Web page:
The following agonistic behaviors were studied. Six aggressive behaviors were recorded. Fight: rapid and persistent biting in which bites are repeated with a delay of < 1 second between bites, and the aggressive bout lasts not less than 2 seconds. Physical injury is typically inflicted on the recipient. The recipient may or may not respond. Parallel pressing: pressing shoulders against each other, facing in the same direction. Inverse parallel pressing: pressing shoulders against each other, facing in opposite directions. Head-to-head knock: hitting the snout against the head of the receiver. Head-to-body knock: hitting the snout against the body of the receiver. Aiming: an upward-directed thrust of the snout directed at the receiver from a distance of 1 to 2 m.
Five submissive behaviors were recorded. Retreat: takes several steps away from the other animal. Body whirling: the observed individual puts up no resistance to the parallel pressure exerted by the active individual. This behavior is attributed only to the submissive pig. Immobility: the observed individual remains still when it is the object of agonistic actions, with a stance suggesting submission. Hindquarters: the observed animal whirls its body quickly before an attack or a threat, offering the aggressor its hindquarters, with a stance suggesting submission. Head down: the attacked animal puts its head down, an action that is typically submissive.
Statistical analyses were performed using the statistical package SPSS for Windows, version 15.0.1, 2006 (SPSS Inc, Chicago Illinois, EE.UU.). For the preweaning phase, a chi-square independence test for two independent samples was performed to compare the proportions of piglets of each group that started the V-maze test choosing the scented or the nonscented arm. The relative risk of entering the scented arm was also calculated. For the variable frequency of arm change, data were transformed by ln(x+1). For the effect of treatment (intergroup differences), a linear mixed model with sow as a random effect was used to analyze intergroup differences in time spent in an arm of the maze, body weight at birth, body weight at 4 days of age, body weight at 21 days of age, average daily gain (ADG), and feed consumption. For differences between Day 4 and Day 21 (intragroup differences), a linear mixed test for related measures was used, with sow as a random effect. Data for all behavioral variables in the postweaning phase were transformed by ln(x+1) and were compared between groups using the linear mixed model with pen as a random effect. The same method was used to analyze the average difference between Control and Banana group piglets in body weight at weaning (21 days of age), body weight at 36 days of age, feed consumption, and feed conversion during the postweaning phase. Values of variables without transformation are presented.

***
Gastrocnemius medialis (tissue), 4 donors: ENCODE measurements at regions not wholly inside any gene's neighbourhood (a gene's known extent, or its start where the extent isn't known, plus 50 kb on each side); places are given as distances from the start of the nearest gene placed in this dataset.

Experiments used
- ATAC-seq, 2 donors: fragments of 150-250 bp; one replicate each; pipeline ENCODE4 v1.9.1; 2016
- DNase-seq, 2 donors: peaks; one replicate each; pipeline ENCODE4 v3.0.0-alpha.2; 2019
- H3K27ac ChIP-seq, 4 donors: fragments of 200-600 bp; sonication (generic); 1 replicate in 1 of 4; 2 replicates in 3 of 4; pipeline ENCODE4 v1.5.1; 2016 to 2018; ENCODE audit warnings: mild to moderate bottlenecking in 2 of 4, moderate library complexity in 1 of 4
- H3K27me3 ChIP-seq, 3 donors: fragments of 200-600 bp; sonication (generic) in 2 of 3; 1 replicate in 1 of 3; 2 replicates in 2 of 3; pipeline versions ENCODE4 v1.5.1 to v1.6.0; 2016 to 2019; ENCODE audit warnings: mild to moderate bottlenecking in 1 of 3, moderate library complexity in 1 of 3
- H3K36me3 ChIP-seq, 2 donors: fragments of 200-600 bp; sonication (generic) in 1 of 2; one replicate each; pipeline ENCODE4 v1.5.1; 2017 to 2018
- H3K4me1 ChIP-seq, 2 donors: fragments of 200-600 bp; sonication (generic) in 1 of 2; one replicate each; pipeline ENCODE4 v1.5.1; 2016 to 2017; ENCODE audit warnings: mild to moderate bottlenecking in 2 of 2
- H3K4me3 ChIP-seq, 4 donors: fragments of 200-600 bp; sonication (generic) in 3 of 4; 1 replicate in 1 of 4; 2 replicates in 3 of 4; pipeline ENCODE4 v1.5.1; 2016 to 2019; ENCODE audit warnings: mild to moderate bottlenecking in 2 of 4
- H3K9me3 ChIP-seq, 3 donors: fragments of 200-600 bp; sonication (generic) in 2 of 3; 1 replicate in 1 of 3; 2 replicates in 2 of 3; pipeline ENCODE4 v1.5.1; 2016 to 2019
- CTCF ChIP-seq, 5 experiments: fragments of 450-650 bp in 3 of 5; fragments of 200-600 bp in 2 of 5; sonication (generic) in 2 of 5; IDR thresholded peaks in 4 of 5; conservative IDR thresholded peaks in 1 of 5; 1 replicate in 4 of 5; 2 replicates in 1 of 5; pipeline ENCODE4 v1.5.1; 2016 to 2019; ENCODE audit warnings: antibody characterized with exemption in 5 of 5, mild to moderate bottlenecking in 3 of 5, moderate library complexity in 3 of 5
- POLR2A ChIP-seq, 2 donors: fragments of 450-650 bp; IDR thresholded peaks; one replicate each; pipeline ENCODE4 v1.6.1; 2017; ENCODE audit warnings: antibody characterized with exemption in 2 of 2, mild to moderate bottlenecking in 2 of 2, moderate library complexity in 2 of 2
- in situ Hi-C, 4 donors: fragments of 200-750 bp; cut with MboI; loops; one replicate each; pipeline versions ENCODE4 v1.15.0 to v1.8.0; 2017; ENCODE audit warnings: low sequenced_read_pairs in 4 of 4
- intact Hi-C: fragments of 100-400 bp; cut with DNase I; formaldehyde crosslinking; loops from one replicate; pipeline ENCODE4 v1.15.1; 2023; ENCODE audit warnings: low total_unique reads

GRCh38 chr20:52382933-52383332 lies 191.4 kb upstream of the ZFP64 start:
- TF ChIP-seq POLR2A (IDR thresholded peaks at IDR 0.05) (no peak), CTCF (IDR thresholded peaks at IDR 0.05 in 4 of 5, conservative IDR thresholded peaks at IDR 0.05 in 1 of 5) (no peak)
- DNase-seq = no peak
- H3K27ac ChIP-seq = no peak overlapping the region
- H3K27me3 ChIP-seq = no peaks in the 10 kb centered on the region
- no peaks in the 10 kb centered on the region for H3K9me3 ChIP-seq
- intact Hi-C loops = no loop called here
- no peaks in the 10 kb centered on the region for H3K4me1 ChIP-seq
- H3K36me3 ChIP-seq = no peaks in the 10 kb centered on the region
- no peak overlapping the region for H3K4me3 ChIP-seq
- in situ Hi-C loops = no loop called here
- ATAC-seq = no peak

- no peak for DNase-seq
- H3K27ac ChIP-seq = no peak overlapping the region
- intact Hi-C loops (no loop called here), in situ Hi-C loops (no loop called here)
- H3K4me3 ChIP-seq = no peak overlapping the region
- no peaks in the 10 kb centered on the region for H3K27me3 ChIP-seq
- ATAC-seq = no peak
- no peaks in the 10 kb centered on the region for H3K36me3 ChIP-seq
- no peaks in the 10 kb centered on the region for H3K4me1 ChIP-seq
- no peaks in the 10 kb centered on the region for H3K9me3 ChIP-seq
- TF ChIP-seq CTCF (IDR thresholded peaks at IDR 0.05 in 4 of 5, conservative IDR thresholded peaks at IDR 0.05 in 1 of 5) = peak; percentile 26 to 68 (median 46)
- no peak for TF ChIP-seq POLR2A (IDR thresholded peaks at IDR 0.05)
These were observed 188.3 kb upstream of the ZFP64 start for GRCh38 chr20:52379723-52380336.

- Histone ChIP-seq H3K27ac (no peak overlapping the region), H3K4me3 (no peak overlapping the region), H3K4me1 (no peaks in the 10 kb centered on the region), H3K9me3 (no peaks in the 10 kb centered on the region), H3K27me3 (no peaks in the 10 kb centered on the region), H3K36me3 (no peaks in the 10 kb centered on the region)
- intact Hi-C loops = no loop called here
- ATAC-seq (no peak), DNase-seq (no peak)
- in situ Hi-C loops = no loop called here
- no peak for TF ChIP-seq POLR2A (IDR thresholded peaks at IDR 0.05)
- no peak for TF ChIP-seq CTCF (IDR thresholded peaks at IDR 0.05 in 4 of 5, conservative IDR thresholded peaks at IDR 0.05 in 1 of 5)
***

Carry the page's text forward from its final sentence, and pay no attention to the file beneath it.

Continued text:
Table 1 shows the V-maze test results of the piglets at 4 and 21 days of age. At 4 days of age, the ratio of Control group and Banana group piglets that entered the maze for the first time via the scented arm did not differ. The number of times that piglets changed arms (Figure 2) was significantly less in the Banana group than in the Control group (13.2 ± 3.0 versus 15.4 ± 3.8, respectively; P < .001). In this first test, Banana group piglets spent significantly more time in the scented arm than in the nonscented arm (Table 2). The Banana group piglets also spent significantly more time in the scented arm than did the Control piglets. In the Control group, times spent in the scented and nonscented arms did not differ (P > .05).
* Six treatment sows, each with 10 piglets (n = 60 piglets), were treated by daily topical application of isoamyl acetate (banana scent) on the skin of the mammary glands during the 21-day suckling period (Banana Days 0 to 21). Six control sows, each with 10 piglets (n = 60 piglets), were similarly treated with distilled water. The V-maze and testing procedure are described in Figure 1.
† Chi-square test of independence for two independent samples was performed to compare the proportions of piglets of each group that chose the scented or the nonscented arm in the V-maze test.
‡ Relative risk and 95% confidence interval (CI) of entering the scented arm of the apparatus as the first choice.
* Treatments described in Table 1; V-maze described in Figure 1.
† Time spent in the maze during the 3 minutes after entry was defined as the total time (seconds) a piglet remained in each arm, with time in the scented arm timed with a stop watch. Time in the nonscented arm = 180 - time in the scented arm (seconds).